New article on Sogdian rhyta

Rhyton in the form of a Saiga antelope head, Sasanian, ca. 5th–6th century A.D. Silver-gilt, 11.1 x 7.09 in. (28.19 x 18.01 cm). Rogers Fund, 1947. New York, Metropolitan Museum of Art, 47.100.82.

I am happy to report that my friend and former Met colleague Betty Hensellek has just published a wonderful article entitled “A Sogdian Drinking Game at Panjikent” (Iranian Studies 52, 837-857). Betty argues that the banqueting murals from Panjikent illustrate a drinking game involving rhyta, and that the relative success of the participants is indicated by the manner in which they wear their kaftans. It is an ingenious study of social history, drinking vessels (including the Saiga antelope head’s rhyton at the Met, pictured above) and modes of dress, and I highly recommend it!

New front runner for weirdest job ad

Last month I posted about a truly bizarre Classics job ad at a Canadian university. Today I came across an ad that tops this one, a postdoc at my alma mater the University of St. Andrews. It is for two four-year research fellows, one specializing in the ‘history of rat-catching,’ and the other in the history of ‘rat-proofing.’ These are part of a project in St. Andrews’ Department of Social Anthropology, sponsored by the Wellcome Trust, entitled ‘The Global War Against the Rat and the Epistemic Emergence of Zoonosis.’ Much as I would like to a) go back to Scotland, and b) have the job title of ‘Research Fellow in Rat-Catching,’ I am unfortunately not qualified for this post, as I lack adequate knowledge of rats. But I encourage those with relevant qualifications to apply!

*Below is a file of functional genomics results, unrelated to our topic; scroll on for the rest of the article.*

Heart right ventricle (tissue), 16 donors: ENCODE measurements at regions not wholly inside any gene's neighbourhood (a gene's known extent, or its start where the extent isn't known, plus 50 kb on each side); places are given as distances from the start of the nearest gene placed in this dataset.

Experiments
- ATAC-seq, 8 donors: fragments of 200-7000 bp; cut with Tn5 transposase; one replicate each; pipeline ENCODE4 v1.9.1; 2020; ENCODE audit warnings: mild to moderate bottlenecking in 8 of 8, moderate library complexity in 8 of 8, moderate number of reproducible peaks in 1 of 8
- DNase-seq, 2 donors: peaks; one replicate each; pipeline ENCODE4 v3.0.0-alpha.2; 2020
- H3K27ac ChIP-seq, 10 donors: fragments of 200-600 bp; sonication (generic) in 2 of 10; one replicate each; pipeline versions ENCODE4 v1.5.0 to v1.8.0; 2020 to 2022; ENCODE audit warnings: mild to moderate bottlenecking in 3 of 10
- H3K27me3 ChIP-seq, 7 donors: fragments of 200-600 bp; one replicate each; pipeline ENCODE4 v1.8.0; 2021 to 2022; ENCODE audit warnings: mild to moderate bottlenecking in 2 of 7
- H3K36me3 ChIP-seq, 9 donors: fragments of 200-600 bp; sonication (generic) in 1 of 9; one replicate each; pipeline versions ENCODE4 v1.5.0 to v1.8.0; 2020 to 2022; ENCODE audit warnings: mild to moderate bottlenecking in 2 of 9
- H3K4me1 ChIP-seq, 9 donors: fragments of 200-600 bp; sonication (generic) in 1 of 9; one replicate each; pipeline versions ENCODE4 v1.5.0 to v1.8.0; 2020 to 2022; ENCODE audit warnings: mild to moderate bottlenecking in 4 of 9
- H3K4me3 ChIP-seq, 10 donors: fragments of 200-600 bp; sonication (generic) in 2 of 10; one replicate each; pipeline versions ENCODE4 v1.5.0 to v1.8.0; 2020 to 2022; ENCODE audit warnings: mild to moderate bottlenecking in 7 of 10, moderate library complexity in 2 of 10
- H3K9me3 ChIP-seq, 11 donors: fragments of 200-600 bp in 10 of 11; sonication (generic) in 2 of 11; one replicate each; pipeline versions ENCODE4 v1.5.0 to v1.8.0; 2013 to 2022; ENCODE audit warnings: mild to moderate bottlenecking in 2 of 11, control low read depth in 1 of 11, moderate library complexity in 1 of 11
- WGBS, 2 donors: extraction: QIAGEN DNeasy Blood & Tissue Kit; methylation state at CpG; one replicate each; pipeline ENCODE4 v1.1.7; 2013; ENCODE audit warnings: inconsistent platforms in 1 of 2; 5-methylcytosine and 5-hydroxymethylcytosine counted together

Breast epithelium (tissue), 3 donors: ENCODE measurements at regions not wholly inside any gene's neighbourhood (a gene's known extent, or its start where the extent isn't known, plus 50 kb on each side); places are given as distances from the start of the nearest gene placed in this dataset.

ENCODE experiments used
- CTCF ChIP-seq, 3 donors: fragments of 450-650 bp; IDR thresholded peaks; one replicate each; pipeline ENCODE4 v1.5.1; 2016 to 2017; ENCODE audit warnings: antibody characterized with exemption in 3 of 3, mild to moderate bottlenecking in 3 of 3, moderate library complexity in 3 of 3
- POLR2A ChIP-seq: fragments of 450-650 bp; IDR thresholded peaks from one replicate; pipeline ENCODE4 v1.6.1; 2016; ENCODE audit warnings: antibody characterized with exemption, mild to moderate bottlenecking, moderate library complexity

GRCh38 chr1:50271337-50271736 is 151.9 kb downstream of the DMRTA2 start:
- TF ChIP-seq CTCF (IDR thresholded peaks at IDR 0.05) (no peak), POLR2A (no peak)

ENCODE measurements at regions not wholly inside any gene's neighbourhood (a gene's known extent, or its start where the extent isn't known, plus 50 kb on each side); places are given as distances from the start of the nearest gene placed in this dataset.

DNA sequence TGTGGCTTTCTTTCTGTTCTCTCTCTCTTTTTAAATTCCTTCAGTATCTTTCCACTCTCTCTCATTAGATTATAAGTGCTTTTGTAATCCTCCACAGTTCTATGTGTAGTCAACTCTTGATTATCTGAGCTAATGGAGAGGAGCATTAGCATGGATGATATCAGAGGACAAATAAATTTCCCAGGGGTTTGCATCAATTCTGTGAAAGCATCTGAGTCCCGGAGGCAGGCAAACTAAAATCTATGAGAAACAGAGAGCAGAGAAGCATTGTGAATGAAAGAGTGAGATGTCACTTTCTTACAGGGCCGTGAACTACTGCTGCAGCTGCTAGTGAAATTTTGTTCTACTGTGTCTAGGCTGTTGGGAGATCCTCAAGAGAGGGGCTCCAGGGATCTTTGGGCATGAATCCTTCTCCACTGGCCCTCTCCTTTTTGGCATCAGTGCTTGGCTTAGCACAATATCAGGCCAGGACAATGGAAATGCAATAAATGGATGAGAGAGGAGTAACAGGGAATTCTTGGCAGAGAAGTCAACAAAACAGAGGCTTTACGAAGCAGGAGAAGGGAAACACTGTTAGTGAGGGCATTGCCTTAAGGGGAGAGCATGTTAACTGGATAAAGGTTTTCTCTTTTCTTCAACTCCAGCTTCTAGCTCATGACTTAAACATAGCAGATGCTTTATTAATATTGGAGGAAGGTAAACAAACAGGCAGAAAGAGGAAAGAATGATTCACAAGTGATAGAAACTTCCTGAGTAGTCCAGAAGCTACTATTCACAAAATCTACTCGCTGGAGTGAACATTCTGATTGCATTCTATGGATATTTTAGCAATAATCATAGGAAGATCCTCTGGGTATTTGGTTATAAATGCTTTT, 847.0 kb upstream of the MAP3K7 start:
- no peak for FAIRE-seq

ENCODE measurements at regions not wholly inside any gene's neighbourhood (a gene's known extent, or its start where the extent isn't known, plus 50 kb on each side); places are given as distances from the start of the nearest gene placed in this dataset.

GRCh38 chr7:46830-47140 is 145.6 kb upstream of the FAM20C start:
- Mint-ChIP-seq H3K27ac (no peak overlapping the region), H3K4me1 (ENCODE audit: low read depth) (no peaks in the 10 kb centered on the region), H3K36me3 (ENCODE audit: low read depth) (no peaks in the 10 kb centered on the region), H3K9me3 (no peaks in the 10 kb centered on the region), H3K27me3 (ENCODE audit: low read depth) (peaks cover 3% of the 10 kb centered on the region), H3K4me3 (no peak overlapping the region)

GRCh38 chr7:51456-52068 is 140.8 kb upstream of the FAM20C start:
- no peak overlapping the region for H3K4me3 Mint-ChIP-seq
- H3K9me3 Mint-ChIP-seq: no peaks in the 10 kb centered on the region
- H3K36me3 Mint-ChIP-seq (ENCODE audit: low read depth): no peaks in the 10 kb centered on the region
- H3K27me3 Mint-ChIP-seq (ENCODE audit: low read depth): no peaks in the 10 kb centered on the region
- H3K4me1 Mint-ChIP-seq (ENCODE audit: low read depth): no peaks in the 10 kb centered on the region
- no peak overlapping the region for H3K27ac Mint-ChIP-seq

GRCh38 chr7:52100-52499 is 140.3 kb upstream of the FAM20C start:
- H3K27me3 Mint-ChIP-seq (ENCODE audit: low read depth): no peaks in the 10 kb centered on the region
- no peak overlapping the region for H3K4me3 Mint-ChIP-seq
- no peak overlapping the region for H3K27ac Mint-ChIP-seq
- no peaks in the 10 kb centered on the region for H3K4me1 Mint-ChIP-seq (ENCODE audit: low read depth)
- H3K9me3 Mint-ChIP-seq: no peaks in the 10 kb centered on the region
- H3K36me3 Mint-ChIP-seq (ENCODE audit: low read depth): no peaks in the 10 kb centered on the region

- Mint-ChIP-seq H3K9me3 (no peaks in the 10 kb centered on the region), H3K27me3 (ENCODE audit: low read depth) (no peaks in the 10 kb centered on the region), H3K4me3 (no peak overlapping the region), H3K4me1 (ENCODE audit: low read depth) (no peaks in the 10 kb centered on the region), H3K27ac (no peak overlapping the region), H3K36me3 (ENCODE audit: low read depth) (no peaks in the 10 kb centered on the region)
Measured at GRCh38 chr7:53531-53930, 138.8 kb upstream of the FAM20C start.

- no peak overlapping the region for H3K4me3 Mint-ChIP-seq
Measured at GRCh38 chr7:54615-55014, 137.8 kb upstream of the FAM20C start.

So much for Novae Famae 2019-20

NF19 has already crashed and burned. Despite the best intentions of its organizers, someone posted a link to an inane SCS op-ed, and the site immediately descended into the racism and vitriol that made its predecessor so unbearable. One need not look any further to see that a) classics is doomed, and b) rightly so.